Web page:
Judge Refuses Andersen's Request for New Trial
Andersen's lawyers had argued that there was insufficient evidence to convict the former Big Five accounting firm and that jurors based their verdict on actions that were not criminal in nature.
The Department of Justice argued at trial that Andersen was guilty of obstruction of justice due to the unauthorized destruction of Enron audit related documents when the firm knew a federal investigation was pending. After the trial ended in June, six jurors reported  that the jury rejected the government's allegations of document destruction and instead voted to convict Andersen because they agreed that an in-house attorney corruptly persuaded an audit partner to alter a memo. The reference was to a memo prepared by Andersen in-house attorney Nancy Temple.
In its motion for a retrial, Andersen argued that the guilty verdict should not stand because the Department of Justice did not charge the firm with obstruction of justice in relation to the Temple memo.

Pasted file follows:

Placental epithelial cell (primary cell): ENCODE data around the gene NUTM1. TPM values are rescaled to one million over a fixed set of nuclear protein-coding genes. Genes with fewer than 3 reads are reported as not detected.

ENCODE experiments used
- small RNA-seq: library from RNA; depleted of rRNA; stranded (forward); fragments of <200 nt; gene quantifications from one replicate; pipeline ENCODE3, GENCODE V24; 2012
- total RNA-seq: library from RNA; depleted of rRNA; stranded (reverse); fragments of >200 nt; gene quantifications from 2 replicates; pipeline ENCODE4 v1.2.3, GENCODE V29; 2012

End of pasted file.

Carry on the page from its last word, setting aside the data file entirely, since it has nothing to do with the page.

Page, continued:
Judge Harmon ruled that Andersen failed to prove its point that it was convicted based on a position not argued by the prosecution. In addition, the judged denied Andersen's claim that there was insufficient evidence for a conviction.
Andersen is scheduled to be sentenced on October 16. After sentencing, the firm will be free to appeal its verdict to a higher court. The firm is already planning its appeal to the U.S. Fifth Circuit Court of Appeals in New Orleans.